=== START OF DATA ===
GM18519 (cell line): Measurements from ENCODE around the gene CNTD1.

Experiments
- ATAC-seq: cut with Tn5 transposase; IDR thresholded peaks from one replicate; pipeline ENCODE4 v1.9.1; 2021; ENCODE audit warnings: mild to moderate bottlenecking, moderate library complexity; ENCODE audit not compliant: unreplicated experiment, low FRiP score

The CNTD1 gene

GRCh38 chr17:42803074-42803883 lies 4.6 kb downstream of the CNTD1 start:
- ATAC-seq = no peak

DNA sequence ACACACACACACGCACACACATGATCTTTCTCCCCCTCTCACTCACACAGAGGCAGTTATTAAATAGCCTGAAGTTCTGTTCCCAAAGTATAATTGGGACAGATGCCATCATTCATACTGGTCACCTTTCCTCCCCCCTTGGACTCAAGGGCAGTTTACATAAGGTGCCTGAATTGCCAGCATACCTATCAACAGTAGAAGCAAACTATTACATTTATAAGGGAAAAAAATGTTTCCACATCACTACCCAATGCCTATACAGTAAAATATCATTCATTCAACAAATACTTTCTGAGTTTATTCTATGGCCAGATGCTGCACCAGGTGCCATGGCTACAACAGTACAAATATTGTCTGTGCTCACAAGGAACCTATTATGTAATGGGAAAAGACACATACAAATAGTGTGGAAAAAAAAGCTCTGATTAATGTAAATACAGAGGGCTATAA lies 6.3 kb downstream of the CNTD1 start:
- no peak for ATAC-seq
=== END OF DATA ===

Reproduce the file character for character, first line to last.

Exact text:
GM18519 (cell line): Measurements from ENCODE around the gene CNTD1.

Experiments
- ATAC-seq: cut with Tn5 transposase; IDR thresholded peaks from one replicate; pipeline ENCODE4 v1.9.1; 2021; ENCODE audit warnings: mild to moderate bottlenecking, moderate library complexity; ENCODE audit not compliant: unreplicated experiment, low FRiP score

The CNTD1 gene

GRCh38 chr17:42803074-42803883 lies 4.6 kb downstream of the CNTD1 start:
- ATAC-seq = no peak

DNA sequence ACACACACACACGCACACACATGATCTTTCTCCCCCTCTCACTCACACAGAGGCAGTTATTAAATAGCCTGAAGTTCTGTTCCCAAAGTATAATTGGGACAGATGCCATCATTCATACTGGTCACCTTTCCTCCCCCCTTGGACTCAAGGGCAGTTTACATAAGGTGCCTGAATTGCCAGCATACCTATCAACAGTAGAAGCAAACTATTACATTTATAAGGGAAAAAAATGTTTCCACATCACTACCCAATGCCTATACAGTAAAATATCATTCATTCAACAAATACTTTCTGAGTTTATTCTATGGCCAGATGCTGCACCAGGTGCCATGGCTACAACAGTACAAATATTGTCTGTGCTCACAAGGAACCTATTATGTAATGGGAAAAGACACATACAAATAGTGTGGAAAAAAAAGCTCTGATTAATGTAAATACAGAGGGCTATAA lies 6.3 kb downstream of the CNTD1 start:
- no peak for ATAC-seq